A state-owned Chinese media organisation has criticised the ABC in an editorial, saying Australia’s national broadcaster has long held an “agressive attitude towards China”.
- The editorial comes after the ABC’s website and apps were blocked in China
- It suggested the ABC aims “to sway Chinese society with Western freedom of speech”
- The BBC and the New York Times have also been blocked in China
The piece, published in the Global Times newspaper, comes after it was revealed that the ABC’s website and apps have been blocked in China, for “violating China’s laws and regulations”.
The Chinese Government has declined to explicitly say how the ABC violated those laws and regulations.
The Global Times wrote that the ABC “hyped” news of the ban “intensively to attract the attention of the Western world”.
The paper suggested the ABC’s Chinese language website aims “to sway Chinese society with Western freedom of speech and benefit themselves in both ideology and business”.
“It’s easy to imagine how ABC was annoyed when the website was banned in China,” the editorial said.
“But ABC reacts most fiercely, quite similar to the way Canberra handles its conflict with Beijing.”
The ABC declined to comment on the newspaper’s editorial.
The Global Times is a tabloid subsidiary of the People’s Daily, the Chinese Communist Party’s official mouthpiece.
It often takes a more hawkish line on foreign affairs than the broader government-controlled media.
However Graeme Smith, fellow at the Department of Pacific Affairs at the Australian National University, said the paper’s views should not be discounted.
“The Global Times is the most extreme nationalist wing … it represents an element of the Government I would say, but it certainly doesn’t represent the Chinese Government as a whole,” he said.
“That’s not to say you should ignore what they say, it exists for a reason and it exists for the purpose of signalling to countries such as Australia.”
“It cannot transmit signals without permission at a fairly high level.”
When asked whether the article was representative of the Chinese Government’s view, the Chinese embassy recommended the ABC refer to the Foreign Ministry’s remarks.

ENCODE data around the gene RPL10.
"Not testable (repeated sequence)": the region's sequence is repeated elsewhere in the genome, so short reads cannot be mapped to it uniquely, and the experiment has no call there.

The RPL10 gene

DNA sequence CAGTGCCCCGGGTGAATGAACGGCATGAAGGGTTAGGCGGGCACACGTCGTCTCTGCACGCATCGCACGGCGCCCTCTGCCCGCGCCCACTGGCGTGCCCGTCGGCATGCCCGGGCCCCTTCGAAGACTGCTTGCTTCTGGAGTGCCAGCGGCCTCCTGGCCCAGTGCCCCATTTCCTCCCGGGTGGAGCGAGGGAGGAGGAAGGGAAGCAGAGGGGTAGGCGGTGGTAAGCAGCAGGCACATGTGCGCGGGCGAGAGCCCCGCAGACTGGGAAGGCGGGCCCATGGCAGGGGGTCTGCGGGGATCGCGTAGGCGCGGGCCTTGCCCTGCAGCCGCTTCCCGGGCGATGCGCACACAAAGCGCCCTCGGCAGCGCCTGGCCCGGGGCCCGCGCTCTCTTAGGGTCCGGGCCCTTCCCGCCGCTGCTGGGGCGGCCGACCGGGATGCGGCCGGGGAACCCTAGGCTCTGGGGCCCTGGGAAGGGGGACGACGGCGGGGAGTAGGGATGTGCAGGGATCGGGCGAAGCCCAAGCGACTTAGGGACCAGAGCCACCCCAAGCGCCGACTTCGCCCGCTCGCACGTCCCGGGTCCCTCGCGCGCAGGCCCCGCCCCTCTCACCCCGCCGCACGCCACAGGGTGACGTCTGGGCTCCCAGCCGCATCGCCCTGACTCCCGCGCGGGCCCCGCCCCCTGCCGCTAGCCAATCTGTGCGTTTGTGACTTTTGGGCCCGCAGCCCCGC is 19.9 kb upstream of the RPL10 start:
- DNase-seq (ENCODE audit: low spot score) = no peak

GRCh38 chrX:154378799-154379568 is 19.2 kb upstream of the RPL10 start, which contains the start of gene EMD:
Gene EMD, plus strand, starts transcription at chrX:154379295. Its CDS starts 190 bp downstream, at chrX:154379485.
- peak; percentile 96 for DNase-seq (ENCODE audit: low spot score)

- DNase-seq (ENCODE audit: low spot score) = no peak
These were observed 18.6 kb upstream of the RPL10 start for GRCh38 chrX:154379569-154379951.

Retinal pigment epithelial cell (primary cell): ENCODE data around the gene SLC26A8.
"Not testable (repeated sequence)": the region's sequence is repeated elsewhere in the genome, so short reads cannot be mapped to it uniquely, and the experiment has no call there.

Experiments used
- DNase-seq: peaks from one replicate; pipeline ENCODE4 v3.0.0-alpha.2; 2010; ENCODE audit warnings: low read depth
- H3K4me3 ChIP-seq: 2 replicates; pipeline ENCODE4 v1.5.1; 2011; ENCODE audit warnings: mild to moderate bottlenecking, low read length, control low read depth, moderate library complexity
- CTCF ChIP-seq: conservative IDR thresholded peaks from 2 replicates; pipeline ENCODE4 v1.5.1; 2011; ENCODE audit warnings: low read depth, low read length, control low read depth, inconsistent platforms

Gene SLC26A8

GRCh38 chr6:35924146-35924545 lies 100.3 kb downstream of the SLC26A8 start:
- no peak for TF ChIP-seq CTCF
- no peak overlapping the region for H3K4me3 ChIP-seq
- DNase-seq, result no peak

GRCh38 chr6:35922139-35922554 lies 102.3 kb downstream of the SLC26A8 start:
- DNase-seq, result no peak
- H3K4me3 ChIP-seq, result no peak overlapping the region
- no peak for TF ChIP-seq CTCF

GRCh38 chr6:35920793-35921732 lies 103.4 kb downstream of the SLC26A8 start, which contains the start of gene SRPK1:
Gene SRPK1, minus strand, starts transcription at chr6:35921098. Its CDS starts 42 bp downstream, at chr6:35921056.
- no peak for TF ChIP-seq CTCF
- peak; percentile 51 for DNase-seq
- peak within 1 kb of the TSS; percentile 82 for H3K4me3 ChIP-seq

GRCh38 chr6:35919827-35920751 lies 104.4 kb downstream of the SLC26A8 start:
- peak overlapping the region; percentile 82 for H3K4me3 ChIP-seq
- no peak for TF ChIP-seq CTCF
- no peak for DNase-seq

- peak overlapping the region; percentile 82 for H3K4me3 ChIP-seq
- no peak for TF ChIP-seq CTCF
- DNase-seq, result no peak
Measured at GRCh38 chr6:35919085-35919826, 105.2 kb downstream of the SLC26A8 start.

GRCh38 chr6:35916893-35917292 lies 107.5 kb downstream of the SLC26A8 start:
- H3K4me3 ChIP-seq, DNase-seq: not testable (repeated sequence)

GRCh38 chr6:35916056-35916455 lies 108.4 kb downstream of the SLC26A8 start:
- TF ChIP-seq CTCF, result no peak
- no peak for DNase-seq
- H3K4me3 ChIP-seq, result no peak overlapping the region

“As we know, ABC is funded by the Australian government. We would like to ask you if ABC’s reports represent the belief of the government,” an embassy spokesperson said.
Asked for clarification on the exact reason behind the ABC block at a press conference this week, China’s Foreign Ministry spokesperson Hua Chunying said:
“I have seen your relevant report and also noted that your report said you have asked China’s cyberspace administration authority. What’s more, your report has cited the response from the relevant authority in details, so I believe you are quite clear about this question.”
ABC joins a growing list of blocked news sites
The ABC is just the latest foreign media organisation to be blocked by Chinese authorities.
Earlier last month the BBC was blocked after changing its security web link from HTTP to HTTPS.
The BBC said the decision gave additional privacy to users, and made it far more difficult for internet service providers to track or block individual news stories.
Dr Smith suggested the bans on the BBC and the ABC may have been intended as a “signal to the host government”.
“There is a misguided perception that the state media outlet is connected to the government,” he said.
“The BBC is perceived in the same way, and the ABC is assumed to be in some way close to the Australian state and the Australian Government.”
China’s Great Firewall has also blocked the Guardian, Bloomberg and the New York Times, who have all published controversial stories about the wealth of President Xi Jinping and the country’s political elite.
Newswire service Reuters is also blocked, however unlike many of its foreign media predecessors, it was not blocked after any particular discriminating stories about the Government.
Intention of ban difficult to pinpoint
The decision to ban the ABC comes after the Australian Government’s decision to exclude two Chinese companies from being a part of the 5G mobile network — the biggest affected being the tech giant Huawei.
It was a major blow for the company, prompting a response from the Chinese Foreign Ministry, which urged the Australian Government to “abandon ideological prejudice”.
“In retaliatory terms, there’s a limit to what they can strike at in Australia, so they have to go to the next best thing, which is our broadcaster and digital media,” Dr Smith said.
However, he adds that it’s difficult to be clear about the intentions behind the Chinese Government’s decisions.
“The two things you can point to is the Huawei ban … and the Morrison Government,” Dr Smith said.
“I suspect they want the new Government to take a different tone to China, having been very critical about Turnbull’s approach.”
China has also banned more obscure content, particularly content which mocks or criticises Mr Xi.
Images of the cartoon bear Winnie the Pooh have been blocked online, after internet memes that compared the President to the character emerged.
The letter N was also briefly blocked, to silence criticism of Mr Xi’s bid to be able to be president for life.
While it is not entirely clear why, experts say it’s likely that the government feared that the letter referred to the number of terms in office — where N is a mathematical term for which the value is still unknown.
The words “lifelong”, “immortality” and “disagree” were also blocked at the same time.
By Tasha Wibawa